Butler administrators address decreasing diversity on campus

KARL AGGER | STAFF REPORTER

The President’s Diversity Commission recently released its integrated report.

The commission was announced in September 2014 by President James Danko with the aim of assessing the current diversity programs on campus and looking for areas of improvement.

The 15 members of the commission include faculty, staff, students, trustees and community sponsors.

After months of gathering data, the commission sent out its integrated report via email to all Butler students and staff.

The commission divided into three committees examining the existing programming at Butler, existing institutional data and best practices in diversity from peer institutions.

It was noted that Butler already has a lot of diversity programming in place, with many affinity groups for students, multicultural scholarships, faculty and staff training, diversity-based curricular programming and community outreach efforts.

One of the most significant findings of the report regards the diversity of Butler faculty.

The percentage of racially and ethnically diverse Butler faculty dropped from more than 18 percent to almost 13 percent from 2005 to 2013.

However, the raw number of diverse faculty remained virtually the same during this time period, suggesting the change in percentage was the result of the overall increase in faculty over this time period.

More decisively, the proportion of female faculty shifted from 39 percent in 2005 to 46 percent in 2013.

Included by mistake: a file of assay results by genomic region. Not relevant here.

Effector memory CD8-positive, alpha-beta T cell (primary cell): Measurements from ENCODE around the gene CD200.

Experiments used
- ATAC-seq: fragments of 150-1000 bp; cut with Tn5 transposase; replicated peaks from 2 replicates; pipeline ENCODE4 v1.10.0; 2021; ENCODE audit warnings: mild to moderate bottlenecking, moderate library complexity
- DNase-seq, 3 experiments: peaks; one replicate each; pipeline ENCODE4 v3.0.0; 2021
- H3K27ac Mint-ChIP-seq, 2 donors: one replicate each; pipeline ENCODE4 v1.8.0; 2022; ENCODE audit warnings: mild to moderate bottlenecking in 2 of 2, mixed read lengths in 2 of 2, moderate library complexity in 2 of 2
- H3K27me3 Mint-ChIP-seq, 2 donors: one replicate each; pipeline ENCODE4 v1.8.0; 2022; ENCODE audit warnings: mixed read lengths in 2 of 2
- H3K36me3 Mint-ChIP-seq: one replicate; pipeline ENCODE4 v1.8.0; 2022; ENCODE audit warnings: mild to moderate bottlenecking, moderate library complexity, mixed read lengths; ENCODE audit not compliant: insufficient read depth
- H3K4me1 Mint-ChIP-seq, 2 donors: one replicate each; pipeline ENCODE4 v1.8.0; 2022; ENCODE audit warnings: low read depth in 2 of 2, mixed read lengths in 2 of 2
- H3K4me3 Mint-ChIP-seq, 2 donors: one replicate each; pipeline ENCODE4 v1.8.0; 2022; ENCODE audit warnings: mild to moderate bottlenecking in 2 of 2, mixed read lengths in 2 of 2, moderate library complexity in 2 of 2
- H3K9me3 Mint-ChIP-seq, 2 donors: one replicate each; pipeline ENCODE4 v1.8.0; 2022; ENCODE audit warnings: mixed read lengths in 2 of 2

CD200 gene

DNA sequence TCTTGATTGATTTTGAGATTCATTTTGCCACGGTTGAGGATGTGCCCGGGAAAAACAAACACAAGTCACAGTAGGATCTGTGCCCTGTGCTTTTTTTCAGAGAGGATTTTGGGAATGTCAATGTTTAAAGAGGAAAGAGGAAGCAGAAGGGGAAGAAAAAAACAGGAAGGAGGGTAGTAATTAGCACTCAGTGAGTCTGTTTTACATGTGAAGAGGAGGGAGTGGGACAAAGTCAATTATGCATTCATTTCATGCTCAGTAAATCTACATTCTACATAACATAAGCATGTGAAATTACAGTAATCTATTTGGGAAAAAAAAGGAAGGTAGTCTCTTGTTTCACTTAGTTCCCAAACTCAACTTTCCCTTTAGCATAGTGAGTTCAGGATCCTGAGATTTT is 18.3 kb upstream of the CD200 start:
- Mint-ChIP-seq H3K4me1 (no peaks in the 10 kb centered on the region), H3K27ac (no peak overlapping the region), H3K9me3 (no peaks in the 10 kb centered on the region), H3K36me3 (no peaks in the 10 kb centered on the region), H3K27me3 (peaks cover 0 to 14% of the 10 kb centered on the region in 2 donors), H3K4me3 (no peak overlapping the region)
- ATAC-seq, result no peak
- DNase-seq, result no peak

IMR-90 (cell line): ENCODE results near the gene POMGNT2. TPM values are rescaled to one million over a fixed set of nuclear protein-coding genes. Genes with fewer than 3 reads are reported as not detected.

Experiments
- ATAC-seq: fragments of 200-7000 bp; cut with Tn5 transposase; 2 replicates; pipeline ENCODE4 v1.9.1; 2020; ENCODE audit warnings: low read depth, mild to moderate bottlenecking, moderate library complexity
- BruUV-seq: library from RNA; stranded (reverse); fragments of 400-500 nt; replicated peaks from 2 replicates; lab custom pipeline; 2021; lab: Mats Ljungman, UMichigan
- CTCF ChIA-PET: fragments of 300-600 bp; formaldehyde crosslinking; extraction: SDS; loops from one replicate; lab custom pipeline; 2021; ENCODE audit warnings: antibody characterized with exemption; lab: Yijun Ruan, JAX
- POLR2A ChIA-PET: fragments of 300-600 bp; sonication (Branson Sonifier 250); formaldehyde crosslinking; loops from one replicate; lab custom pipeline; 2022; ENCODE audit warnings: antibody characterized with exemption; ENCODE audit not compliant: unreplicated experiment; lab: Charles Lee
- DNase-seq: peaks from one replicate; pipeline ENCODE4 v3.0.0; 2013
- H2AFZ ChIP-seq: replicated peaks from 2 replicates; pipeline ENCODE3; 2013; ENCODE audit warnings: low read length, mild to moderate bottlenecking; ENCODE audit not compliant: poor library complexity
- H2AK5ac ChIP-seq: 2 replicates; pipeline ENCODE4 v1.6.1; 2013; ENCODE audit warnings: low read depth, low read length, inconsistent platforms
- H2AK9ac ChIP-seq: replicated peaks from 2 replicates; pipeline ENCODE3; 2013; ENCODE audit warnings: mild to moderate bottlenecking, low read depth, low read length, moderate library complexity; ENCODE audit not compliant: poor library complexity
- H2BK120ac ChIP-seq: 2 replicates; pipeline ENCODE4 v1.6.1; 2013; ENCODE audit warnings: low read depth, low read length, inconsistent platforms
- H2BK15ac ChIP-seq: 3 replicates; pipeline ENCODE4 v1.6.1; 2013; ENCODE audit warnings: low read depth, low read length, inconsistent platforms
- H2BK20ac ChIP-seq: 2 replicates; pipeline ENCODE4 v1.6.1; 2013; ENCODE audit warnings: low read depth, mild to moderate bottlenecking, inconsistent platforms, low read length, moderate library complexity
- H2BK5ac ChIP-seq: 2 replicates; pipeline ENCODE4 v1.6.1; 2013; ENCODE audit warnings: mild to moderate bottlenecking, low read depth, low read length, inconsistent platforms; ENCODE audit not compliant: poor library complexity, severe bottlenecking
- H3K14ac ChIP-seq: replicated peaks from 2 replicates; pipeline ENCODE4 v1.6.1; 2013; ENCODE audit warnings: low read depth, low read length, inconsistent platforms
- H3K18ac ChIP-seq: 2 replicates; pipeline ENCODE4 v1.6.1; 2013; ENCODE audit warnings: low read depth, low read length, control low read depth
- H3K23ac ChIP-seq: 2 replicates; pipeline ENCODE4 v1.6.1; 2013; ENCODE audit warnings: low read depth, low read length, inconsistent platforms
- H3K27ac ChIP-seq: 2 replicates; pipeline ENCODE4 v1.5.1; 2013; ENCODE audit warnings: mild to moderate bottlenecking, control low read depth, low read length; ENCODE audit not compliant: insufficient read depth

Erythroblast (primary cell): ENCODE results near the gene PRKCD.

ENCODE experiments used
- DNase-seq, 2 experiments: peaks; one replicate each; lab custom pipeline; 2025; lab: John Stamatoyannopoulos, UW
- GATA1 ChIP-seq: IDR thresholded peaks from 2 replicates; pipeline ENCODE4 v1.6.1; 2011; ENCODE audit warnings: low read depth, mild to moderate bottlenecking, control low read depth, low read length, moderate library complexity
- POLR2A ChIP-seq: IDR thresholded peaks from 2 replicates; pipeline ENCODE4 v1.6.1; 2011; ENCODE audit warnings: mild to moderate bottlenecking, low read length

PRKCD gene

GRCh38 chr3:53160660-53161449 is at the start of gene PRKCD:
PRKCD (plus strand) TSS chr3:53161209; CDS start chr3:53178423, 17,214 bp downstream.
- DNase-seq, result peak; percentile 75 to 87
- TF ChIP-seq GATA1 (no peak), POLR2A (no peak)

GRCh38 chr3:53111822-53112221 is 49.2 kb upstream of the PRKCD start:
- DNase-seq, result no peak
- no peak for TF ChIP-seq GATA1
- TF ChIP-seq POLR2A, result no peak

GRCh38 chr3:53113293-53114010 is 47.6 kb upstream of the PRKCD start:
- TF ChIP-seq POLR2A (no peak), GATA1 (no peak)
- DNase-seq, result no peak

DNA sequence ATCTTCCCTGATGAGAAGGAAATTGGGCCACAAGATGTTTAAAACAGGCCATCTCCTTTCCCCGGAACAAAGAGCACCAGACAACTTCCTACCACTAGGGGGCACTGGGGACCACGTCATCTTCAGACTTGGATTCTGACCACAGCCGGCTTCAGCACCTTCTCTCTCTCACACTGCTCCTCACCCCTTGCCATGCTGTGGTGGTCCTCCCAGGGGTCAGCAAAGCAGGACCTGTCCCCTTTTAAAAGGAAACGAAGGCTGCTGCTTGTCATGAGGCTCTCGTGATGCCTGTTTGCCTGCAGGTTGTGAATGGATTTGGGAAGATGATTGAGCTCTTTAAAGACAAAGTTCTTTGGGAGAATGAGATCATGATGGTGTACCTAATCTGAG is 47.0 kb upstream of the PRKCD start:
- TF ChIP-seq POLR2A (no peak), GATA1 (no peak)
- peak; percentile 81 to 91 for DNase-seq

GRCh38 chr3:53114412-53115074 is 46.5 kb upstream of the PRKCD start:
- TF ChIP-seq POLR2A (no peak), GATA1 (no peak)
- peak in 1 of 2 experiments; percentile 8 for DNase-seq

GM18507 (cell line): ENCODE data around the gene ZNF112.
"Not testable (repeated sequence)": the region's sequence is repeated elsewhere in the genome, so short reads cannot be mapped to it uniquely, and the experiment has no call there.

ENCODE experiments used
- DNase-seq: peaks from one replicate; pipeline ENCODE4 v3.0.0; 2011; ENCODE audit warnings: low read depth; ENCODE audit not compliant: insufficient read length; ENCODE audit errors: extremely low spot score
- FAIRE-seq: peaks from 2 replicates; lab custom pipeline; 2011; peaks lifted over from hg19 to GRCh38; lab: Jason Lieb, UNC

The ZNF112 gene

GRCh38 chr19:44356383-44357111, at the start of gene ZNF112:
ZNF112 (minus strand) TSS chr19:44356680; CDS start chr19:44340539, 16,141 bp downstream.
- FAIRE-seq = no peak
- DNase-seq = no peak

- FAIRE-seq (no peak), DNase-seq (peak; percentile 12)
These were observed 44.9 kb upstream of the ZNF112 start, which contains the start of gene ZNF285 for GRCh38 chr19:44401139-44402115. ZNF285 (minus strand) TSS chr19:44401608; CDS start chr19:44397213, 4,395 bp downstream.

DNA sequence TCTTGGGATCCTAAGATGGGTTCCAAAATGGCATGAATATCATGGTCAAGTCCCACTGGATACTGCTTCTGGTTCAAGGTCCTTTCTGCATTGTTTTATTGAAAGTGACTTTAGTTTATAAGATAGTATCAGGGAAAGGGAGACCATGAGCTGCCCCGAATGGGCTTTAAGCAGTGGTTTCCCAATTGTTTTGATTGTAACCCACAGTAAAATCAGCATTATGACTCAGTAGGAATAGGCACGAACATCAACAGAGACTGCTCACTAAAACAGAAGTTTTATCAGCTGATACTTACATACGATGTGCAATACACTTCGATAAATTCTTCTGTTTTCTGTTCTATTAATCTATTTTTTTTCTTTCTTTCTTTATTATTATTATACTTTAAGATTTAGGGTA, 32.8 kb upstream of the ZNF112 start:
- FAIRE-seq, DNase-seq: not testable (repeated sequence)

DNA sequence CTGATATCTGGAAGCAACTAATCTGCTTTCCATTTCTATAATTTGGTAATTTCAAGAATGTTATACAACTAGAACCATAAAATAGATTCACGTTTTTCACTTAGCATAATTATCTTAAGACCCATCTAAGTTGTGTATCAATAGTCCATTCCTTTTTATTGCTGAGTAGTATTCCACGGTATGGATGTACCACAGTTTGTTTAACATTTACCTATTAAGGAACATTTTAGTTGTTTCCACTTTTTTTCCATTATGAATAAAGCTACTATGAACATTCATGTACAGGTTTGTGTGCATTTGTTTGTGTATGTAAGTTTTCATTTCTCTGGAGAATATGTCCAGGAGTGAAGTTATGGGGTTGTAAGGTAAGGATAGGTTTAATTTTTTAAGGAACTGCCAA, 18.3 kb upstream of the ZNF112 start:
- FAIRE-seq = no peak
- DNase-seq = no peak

The Chronicle for Higher Education also reported a wage gap between male and female faculty of all ranks, although the report stated that it is unclear whether other confounding factors were being controlled in this assessment.

A major part of the report included the perception of Butler as a diverse institution, both that of students and the larger public.

Current students, faculty, staff, alumni and prospective students all perceived Butler as not being a very diverse institution.

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“Butler needs to attract students of ALL backgrounds and focus on diversity,” one alumni of color said, according to the report. “Butler needs to offer more opportunities for minority alumni and minority students to participate in campus activities and feel welcome, not just an afterthought.”

The diversity initiatives of comparable institutions such as Elon University and Creighton University were also examined.

It is important to note that this report includes only the findings of the commission and that recommendations will come as in response to the report.

The commission defines the next step as “recommending action steps to increase diversity across the Butler community.”

There will be three open forums at which the public will be encouraged to voice its reactions, concerns, and ideas to this report.

They are scheduled for April 22 from 1 to 3 p.m. in the Johnson Board Room, April 23 at 9 to 11 a.m. in the Eidson-Duckwall Recital Hall, and April 24 at 11 a.m. to 1 p.m. in Eidson-Duckwall again.

The feedback given at these events will guide the committee as they draft their final report, which will include recommendations and course of action.

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